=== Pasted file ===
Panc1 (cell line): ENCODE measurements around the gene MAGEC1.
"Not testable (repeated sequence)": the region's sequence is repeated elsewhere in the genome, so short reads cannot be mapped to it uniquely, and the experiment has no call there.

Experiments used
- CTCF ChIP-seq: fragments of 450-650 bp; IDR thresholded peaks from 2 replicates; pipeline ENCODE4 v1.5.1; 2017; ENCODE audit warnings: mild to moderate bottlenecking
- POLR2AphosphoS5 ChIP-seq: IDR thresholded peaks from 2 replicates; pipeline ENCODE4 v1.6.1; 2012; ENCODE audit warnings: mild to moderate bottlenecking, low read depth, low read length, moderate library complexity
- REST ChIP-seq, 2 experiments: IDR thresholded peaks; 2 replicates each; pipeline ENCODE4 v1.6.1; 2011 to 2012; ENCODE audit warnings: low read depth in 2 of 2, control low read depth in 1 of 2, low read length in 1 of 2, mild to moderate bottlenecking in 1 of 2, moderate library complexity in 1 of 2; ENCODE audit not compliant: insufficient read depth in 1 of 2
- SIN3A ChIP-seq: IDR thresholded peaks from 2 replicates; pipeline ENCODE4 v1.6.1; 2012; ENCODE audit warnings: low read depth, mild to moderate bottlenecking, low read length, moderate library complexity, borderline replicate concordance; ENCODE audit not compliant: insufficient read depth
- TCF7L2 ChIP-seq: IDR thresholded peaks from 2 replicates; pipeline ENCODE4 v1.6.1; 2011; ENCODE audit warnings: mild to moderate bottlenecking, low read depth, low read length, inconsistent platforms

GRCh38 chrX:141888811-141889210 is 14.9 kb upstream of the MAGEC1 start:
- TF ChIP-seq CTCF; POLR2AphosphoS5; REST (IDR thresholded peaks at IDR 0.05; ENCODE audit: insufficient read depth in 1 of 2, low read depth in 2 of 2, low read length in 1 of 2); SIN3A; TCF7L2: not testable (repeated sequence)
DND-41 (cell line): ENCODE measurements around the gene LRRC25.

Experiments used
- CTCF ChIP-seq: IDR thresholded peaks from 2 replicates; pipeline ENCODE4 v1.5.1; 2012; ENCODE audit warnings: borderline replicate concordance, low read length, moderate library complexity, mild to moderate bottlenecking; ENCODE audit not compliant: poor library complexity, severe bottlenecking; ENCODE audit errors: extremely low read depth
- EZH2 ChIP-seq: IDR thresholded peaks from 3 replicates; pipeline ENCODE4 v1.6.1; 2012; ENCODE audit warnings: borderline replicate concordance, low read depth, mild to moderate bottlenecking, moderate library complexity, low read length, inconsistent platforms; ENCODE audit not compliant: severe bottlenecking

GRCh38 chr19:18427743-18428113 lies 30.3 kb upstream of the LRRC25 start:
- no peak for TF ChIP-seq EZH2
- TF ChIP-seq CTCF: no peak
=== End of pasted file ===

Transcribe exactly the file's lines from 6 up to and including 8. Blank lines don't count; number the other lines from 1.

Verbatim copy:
- REST ChIP-seq, 2 experiments: IDR thresholded peaks; 2 replicates each; pipeline ENCODE4 v1.6.1; 2011 to 2012; ENCODE audit warnings: low read depth in 2 of 2, control low read depth in 1 of 2, low read length in 1 of 2, mild to moderate bottlenecking in 1 of 2, moderate library complexity in 1 of 2; ENCODE audit not compliant: insufficient read depth in 1 of 2
- SIN3A ChIP-seq: IDR thresholded peaks from 2 replicates; pipeline ENCODE4 v1.6.1; 2012; ENCODE audit warnings: low read depth, mild to moderate bottlenecking, low read length, moderate library complexity, borderline replicate concordance; ENCODE audit not compliant: insufficient read depth
- TCF7L2 ChIP-seq: IDR thresholded peaks from 2 replicates; pipeline ENCODE4 v1.6.1; 2011; ENCODE audit warnings: mild to moderate bottlenecking, low read depth, low read length, inconsistent platforms